Ireland’s nearest neighbour is the UK. We also share an island with part of the UK. So it’s only natural that .uk domain names are a popular choice for Irish business. If you’re doing business with the UK then having a .uk or a domain name for your website or email when you’re targeting the UK market makes a lot of sense.

However, in common with many country code domain registries (ccTLDs), the .uk domain registry collects and stores registrant data. As long as the UK was a member of the European Union this did not cause extra headaches with respect to privacy, as the UK was subject to the same privacy rules as Ireland, namely GDPR.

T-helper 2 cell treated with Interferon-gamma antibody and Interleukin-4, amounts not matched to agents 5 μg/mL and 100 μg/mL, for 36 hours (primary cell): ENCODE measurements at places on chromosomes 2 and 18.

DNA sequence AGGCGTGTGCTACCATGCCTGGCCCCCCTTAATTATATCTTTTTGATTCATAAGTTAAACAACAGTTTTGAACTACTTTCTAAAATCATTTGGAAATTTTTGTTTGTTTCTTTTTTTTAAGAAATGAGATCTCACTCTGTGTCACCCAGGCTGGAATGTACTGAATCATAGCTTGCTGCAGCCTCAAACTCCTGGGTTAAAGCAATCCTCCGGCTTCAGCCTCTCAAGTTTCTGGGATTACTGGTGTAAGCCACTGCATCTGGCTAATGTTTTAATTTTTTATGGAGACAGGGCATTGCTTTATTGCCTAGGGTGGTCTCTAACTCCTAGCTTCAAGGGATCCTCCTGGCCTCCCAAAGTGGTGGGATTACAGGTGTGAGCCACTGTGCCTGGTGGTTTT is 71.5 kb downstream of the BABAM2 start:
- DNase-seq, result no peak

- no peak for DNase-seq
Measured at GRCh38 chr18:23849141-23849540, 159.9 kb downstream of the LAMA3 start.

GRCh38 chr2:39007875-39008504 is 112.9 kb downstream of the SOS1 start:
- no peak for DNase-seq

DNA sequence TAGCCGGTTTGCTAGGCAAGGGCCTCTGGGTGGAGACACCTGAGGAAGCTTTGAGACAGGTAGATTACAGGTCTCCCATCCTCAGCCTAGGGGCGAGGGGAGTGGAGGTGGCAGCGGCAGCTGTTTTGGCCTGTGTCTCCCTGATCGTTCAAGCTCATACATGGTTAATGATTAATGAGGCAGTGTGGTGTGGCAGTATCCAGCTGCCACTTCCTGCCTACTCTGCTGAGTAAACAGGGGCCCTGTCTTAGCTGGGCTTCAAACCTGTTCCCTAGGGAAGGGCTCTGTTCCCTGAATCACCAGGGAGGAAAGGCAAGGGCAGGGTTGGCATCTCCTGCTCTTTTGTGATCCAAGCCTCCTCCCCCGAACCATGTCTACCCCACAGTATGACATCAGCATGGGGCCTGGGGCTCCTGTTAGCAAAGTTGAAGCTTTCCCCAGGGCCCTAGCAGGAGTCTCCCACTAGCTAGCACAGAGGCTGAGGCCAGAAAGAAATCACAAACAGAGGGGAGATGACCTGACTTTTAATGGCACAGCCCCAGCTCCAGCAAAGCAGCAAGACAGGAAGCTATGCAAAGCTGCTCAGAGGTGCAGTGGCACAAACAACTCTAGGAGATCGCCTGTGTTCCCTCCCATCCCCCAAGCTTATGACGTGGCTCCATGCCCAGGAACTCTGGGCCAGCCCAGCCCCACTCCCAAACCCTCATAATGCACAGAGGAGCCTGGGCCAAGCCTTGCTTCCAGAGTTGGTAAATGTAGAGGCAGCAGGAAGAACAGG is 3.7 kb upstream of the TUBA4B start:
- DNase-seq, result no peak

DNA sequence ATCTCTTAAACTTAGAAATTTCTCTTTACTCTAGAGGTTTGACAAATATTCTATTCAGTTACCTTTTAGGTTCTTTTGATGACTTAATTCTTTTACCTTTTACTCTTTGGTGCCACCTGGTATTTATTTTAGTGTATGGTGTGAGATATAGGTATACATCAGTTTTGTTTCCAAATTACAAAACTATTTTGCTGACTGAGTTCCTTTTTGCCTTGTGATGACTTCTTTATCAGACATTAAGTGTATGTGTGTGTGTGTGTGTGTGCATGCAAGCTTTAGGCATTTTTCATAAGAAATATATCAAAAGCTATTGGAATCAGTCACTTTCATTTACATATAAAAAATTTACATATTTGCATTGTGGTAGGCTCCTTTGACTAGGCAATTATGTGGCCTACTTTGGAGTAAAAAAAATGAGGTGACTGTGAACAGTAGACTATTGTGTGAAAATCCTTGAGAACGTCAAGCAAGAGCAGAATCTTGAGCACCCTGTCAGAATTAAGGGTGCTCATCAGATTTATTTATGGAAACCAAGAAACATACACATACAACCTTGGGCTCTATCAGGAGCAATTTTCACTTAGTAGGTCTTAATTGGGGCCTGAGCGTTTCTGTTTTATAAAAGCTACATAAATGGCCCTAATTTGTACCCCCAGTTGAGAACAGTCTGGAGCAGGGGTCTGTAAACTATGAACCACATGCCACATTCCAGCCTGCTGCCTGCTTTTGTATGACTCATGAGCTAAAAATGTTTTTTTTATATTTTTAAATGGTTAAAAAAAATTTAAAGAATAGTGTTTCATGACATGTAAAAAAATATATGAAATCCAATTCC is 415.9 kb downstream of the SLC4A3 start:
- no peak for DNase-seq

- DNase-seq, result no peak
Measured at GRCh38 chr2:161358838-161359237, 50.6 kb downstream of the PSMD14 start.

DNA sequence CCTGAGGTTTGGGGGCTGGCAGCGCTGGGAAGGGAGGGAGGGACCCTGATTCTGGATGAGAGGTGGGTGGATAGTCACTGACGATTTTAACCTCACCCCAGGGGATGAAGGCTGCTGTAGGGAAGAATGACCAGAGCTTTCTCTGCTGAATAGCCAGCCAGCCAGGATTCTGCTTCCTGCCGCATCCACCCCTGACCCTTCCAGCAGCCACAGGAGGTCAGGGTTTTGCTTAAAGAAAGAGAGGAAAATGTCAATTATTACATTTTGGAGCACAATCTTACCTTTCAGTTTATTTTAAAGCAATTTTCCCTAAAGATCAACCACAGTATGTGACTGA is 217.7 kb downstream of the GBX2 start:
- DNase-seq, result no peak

From January 1st 2021 the UK will have exited the European Union completely. Deal or no deal it will be considered a “3rd country”. We’ve talked about the various implications Brexit will have on domain names and hosting several times in the past.

With that in mind Nominet, the .uk domain registry, will be updating their policies effective January 1st 2021 in order to cover the new data protection relationship.

You can read all the details here, but to put it briefly Nominet had prepared a specific set of policies to deal with this eventuality which will be incorporated into our contract with them. You can read them here (PDF).

They’re relying on what’s called “standard contractual clauses” for the transfer of personal data from and to the EU. Essentially when you register, transfer or update a .uk domain name and as long as you hold the .uk domain(s) there will be transfer and processing of personal data by the .uk domain registry. They’re in the UK so with the UK leaving the EU these extra safeguards will come into play.

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